Suraj Khatiwada of Edmonton is still missing his wife’s 22-karat gold wedding bangles, necklace and wedding ring after TD Canada Trust also “inadvertently” opened his safety deposit box without his permission.
He says it happened sometime between 2015, the last he opened the box himself, and 2017, when he discovered the bank had drilled the lock.
After months of back and forth and an investigation by the bank’s ombudsman, TD apologized and awarded him $12,000 for the missing jewlery. He says he didn’t have any proof, but did provide photos of the jewelry to the bank.
At the time the bank promised to investigate, but has yet to explain how the items went missing.
“That is a very unfortunate thing … we cannot replace the sentimental value of those things,” said Khatiwada, who immigrated from Nepal in 2010.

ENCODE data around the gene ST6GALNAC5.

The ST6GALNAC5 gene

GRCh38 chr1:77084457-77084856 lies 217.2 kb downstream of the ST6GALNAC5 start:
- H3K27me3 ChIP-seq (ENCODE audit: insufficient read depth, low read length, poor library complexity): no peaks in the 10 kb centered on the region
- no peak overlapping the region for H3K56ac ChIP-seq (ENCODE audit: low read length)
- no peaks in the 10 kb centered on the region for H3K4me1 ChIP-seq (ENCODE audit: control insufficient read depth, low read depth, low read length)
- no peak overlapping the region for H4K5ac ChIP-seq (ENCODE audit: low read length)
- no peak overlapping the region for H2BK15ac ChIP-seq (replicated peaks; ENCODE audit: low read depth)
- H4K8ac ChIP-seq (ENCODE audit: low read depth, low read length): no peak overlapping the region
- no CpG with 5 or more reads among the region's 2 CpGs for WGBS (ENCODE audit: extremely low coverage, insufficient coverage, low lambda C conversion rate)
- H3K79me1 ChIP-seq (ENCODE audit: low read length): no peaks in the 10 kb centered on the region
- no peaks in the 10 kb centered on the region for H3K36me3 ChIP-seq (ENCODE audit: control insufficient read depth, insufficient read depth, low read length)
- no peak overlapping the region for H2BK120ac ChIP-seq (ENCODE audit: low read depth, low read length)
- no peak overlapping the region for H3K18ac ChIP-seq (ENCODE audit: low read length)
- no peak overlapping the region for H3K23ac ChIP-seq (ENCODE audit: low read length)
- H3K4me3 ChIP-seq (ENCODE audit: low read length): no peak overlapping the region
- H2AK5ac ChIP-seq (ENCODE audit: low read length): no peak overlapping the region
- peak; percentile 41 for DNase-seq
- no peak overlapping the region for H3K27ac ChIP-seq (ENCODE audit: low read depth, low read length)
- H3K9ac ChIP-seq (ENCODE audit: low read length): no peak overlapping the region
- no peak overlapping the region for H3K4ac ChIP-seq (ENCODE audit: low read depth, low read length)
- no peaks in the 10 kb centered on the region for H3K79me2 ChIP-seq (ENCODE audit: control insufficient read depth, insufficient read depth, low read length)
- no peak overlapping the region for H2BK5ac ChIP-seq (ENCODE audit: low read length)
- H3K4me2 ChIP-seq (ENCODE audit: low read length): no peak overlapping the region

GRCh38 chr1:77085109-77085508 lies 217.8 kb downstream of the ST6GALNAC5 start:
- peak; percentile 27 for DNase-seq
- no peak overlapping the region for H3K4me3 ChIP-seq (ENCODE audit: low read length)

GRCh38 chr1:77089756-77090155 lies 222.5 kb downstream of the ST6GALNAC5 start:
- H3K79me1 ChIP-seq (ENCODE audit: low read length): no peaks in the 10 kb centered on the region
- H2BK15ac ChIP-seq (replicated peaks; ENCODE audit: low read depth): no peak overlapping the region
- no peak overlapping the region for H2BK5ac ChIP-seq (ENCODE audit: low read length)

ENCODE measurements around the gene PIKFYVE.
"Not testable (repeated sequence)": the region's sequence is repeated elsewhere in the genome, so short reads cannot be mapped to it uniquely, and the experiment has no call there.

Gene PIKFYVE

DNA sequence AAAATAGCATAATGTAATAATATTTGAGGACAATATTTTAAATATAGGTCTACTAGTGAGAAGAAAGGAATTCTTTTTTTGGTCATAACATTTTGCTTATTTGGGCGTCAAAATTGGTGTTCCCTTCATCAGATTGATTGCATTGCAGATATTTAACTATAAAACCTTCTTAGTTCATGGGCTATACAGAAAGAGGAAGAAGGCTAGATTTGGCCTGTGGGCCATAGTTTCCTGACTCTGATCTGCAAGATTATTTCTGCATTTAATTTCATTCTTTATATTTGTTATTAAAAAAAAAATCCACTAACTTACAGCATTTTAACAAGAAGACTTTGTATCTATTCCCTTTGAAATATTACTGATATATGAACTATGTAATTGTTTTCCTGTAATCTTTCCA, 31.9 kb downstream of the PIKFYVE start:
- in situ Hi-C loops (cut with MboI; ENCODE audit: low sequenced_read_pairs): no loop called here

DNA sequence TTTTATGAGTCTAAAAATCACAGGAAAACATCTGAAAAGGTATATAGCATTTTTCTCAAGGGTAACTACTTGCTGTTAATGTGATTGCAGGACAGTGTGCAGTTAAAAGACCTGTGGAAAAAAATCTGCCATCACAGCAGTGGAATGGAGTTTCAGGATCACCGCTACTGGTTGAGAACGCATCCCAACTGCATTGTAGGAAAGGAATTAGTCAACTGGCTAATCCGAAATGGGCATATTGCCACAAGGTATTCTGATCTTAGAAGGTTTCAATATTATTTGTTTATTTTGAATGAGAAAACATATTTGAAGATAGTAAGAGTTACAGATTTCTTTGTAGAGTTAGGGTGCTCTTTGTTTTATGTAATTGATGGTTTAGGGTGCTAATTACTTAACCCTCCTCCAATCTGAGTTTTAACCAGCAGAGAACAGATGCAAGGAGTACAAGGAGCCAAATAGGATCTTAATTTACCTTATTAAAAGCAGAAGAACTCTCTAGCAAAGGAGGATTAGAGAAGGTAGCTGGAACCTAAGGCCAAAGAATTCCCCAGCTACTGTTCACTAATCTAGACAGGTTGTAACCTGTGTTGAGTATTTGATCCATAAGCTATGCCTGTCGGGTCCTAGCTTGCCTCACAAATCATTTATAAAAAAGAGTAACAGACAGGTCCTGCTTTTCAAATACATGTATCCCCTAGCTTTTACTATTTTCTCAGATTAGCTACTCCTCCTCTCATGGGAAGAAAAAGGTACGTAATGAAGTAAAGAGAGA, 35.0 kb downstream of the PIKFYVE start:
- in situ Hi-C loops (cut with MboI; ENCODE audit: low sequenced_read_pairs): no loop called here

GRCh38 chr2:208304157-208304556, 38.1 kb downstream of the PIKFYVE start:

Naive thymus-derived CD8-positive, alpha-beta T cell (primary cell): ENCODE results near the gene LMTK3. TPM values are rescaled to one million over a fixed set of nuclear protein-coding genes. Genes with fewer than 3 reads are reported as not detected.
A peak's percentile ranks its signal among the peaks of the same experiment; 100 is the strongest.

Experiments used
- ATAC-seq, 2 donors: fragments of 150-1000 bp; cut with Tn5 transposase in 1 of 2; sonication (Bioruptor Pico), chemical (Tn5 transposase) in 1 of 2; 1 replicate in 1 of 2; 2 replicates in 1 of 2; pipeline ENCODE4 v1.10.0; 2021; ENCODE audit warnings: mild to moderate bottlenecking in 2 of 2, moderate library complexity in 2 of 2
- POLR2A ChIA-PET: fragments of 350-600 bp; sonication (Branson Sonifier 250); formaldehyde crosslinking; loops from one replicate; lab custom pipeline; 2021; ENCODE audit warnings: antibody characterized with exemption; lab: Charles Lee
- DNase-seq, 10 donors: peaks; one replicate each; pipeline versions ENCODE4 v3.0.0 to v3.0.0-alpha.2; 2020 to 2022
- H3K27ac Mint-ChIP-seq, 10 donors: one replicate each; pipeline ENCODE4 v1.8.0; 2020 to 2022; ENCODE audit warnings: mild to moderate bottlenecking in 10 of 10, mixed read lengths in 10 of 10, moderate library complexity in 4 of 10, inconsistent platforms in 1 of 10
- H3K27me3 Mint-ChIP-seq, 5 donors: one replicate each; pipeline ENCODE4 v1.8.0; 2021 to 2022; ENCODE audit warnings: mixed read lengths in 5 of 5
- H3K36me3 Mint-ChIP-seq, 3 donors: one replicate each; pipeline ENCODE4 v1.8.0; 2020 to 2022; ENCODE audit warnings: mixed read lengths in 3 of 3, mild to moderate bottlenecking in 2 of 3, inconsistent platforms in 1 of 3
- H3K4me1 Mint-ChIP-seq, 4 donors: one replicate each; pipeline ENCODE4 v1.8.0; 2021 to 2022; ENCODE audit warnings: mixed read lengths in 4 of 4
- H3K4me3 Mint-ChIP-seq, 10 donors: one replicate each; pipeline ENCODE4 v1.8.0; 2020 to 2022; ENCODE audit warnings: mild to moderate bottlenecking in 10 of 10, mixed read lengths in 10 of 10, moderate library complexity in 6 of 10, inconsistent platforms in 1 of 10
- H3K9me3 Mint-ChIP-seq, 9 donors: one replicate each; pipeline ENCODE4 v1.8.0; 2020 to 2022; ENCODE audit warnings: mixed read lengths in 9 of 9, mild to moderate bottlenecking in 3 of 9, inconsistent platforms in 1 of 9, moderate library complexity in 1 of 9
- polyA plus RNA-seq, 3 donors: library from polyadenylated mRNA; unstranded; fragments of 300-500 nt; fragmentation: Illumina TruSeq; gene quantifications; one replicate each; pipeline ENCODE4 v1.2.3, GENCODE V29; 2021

“In Western culture, the wedding ring is very valuable. But in our culture, it’s the necklace and also the ring. We have a special ring ceremony, so they are not replaceable.”
TD spokesperson Carla Hindman says the bank has protocols for forcing open safety deposit boxes including, “ensuring at least two employees, one of whom must be a manager, are always present as they [staff] remove, catalogue, package and securely store the contents.” But she didn’t say if those rules were followed in the two cases Go Public looked at.
Banks have been reprimanded for not taking enough care with safety deposit boxes.
In 2002, a B.C. court awarded a woman more than $20,000 in damages after TD drilled hers open, having wrongly concluded her rental was in arrears.
And in 2001 and 2006, Canada’s privacy commissioner broadly criticized banks for inaccurate record-keeping and for breaking privacy rules related to boxes being opened.